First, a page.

There are 10 techniques that comprise the ACCLAIM Framework, spanning the portfolio, project, and task levels. Note that, while designed to complement each other as a package for maximum value, any of the 10 techniques can be applied standalone for impressive results as well.
Project Portfolio Level:
Maximum-Impact Project Selection—how to select projects with much higher return on investment (ROI) than typical weighted-criteria ranking methods can offer, applying logically sound financial and “monetary equivalent” value assessments, and informing selection decisions with both project-execution and operational (post-project) constraints.
Portfolio ROI Engineering—how to maximize portfolio ROI by exploiting project-level opportunities for enhanced ROI, while ensuring net-positive ripple effects across the portfolio, and with safeguards against inadvertent “over-tinkering.”
Portfolio Buffer Balancing—how to optimize portfolio reliability by balancing project-level risk across the portfolio.
Flexible Buffer Types—how to exploit all three buffer types (scope, schedule, and budget) for maximum reliability.
Project Staggering—how to maximize the throughput of project completions by staggering start dates.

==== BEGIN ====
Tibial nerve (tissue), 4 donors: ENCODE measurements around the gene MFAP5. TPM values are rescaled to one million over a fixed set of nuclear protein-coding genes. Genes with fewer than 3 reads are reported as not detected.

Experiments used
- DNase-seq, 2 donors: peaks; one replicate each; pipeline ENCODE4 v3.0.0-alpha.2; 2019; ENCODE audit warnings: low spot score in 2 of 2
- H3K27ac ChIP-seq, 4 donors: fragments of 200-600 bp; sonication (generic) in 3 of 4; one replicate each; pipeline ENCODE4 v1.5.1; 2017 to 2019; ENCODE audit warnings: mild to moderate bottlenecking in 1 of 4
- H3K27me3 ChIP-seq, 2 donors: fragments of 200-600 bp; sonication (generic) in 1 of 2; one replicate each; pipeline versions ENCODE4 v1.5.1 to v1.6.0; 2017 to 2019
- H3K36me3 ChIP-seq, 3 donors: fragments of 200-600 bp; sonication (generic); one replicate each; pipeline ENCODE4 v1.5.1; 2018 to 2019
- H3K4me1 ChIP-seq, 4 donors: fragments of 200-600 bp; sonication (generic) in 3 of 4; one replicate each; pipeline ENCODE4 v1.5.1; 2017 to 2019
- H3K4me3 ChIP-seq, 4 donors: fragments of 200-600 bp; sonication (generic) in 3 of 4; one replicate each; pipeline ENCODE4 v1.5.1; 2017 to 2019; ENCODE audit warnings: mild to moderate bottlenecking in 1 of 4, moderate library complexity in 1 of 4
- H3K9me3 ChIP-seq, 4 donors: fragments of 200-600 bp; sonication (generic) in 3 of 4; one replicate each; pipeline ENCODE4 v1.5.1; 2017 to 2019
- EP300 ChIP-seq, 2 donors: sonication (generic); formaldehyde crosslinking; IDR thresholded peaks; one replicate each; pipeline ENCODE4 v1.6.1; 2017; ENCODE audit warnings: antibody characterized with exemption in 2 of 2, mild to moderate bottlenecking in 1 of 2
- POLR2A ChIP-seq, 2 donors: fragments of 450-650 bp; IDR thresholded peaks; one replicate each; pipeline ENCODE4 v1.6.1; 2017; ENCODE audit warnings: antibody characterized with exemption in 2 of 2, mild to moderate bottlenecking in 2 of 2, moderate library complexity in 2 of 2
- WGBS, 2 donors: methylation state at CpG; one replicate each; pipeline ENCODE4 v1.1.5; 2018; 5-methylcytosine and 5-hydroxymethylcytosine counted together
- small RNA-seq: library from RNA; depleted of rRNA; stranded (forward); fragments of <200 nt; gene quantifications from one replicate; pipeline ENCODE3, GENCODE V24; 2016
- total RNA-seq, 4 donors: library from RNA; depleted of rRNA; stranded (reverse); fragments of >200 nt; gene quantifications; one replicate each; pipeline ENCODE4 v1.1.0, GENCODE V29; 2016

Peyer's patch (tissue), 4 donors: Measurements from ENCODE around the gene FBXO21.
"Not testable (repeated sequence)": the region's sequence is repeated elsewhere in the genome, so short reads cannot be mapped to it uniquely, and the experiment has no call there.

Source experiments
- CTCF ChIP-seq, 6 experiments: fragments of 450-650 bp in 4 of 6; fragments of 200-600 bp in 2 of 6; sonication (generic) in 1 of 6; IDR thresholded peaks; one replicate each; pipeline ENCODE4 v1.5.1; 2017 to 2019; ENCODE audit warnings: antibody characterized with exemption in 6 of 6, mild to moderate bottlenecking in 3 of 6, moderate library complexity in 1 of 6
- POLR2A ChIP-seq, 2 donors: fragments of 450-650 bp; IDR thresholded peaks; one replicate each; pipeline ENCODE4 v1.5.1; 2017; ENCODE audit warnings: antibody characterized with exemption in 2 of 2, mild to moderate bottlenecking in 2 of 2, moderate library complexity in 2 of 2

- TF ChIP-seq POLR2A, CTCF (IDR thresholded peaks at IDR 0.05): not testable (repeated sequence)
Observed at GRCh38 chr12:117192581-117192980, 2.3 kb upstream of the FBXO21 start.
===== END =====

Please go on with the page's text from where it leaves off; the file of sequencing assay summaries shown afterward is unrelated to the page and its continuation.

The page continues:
Eliminating Lower-level Commitments—how to aggregate task/sprint-level risk to the project level to improve both speed and reliability.
Project Buffering—how to optimize project reliability using project buffers that are aligned with stakeholder needs and constraints.
Project ROI Engineering—how to infuse traditional critical-path analysis with informed assessments of the value impact of tasks on the critical chain, so that project decisions are value-maximizing, as opposed to being governed solely by the traditional “triple constraint” concerns of scope, schedule, and budget.
Process Value Stream Analysis—how to lean out business processes dramatically, before IT-enabling them, thus shrinking the software footprint for a faster, lower-complexity project scope.
The ACCLAIM “Focus & Flow” Method—how to maximize the flow of task-level completions using a disciplined approach for promoting single-tasking, while infusing the highest-impact flow concepts from Lean/Kanban, Agile/Scrum, and Theory of Constraints.